Hazily speaking, electronicist Tom Hamilton
emerges from a modern classical realm, while guitarist Bruce Eisenbeil
inhabits the jazz improvising zone. On this album, such stylistic concerns are very nearly unimportant, as the pair are engaging in their own language of free improvisation. There's more space in this music, although Hamilton and Eisenbeil never cut back on their particular type of fluid hyperactivity. The synth-man uses a Nord modular device, which operates in vintage analogue mimicry mode. He scoops himself out from the heart of electronic interference, his palette taken from the sounds of internal malfunction. Eisenbeil spiders around, sounding comparatively traditional as he shies away from the overuse of effects and devices, almost adopting a kind of contained banjo resonance.
"Dot Dot Dot" has an almost melodic quality, with both players aping marimba plinks, while the event-packed "Walleye Spawn" provides the most varied textures, with its tightly-stuttered ping-pong compressions. Hamilton and Eisenbeil have found a level of speed-dialogue, which moves from the prolonged hovering ascendance of "Little Left On The Left" to the stripped pricking frequencies of "Silver Through A Straw."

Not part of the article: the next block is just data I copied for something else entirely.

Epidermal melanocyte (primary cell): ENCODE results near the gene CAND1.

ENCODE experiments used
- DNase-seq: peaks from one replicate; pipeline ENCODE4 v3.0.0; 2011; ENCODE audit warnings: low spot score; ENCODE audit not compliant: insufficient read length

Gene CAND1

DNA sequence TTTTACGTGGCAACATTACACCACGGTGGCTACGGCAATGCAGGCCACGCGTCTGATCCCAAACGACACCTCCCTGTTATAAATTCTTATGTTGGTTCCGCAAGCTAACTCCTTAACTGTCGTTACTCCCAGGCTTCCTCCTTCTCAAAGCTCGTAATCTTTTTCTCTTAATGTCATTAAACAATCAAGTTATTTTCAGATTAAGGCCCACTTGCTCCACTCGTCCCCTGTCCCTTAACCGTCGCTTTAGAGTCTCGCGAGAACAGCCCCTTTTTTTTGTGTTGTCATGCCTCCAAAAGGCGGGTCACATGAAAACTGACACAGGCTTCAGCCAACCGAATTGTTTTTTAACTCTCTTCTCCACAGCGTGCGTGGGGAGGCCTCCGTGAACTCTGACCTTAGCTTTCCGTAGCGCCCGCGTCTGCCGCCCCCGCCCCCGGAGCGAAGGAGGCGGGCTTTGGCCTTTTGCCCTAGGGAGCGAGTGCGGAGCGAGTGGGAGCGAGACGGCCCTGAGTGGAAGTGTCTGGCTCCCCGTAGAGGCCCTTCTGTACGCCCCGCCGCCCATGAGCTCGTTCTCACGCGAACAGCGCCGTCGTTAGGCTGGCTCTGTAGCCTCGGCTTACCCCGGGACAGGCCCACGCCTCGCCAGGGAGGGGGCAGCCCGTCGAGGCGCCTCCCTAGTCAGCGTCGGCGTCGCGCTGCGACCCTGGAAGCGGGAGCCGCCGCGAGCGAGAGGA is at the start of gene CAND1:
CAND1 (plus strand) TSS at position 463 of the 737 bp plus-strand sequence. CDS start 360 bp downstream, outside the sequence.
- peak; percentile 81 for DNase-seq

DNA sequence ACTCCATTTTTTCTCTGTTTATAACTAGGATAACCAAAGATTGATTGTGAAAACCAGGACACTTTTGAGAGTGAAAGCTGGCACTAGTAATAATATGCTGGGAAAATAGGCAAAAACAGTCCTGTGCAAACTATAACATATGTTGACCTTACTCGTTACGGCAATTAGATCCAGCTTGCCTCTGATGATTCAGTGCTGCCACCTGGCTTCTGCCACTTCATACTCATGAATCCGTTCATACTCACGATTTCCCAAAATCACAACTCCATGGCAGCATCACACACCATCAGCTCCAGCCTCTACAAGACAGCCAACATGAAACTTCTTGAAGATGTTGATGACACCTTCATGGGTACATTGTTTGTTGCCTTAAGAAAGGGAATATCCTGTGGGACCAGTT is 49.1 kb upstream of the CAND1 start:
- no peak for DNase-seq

The duo effectively launched its album at last month's Rhythm In The Kitchen, a three-day festival held at the Church For All Nations in New York City's Hell's Kitchen. They were the second act of four and for a Saturday night, attendance was thin, seeming particularly so in the high-vaulted and brightly-lit space. Hamilton and Eisenbeil's sonic field isn't plump with bass sounds and came across as being particularly trebly when issuing from the small PA setup.
Even so, by making their set compacted and bright, the pair still delivered a sharply focused sequence of pieces, kept to short tune-length, as on the album. When viewed in the flesh, it was easier to attach sounds to guitar and keyboard, with Eisenbeil less abstract and more rooted in obvious string activities. Hamilton would flash fingers across his knobs and keys, aiming for sheer disembodied electro-chatter, often percussively insectoid in nature. A location lying somewhere in between a church and a bar would have been best, but this naturally intimate music still fared well due to the sheer resourcefulness of the players.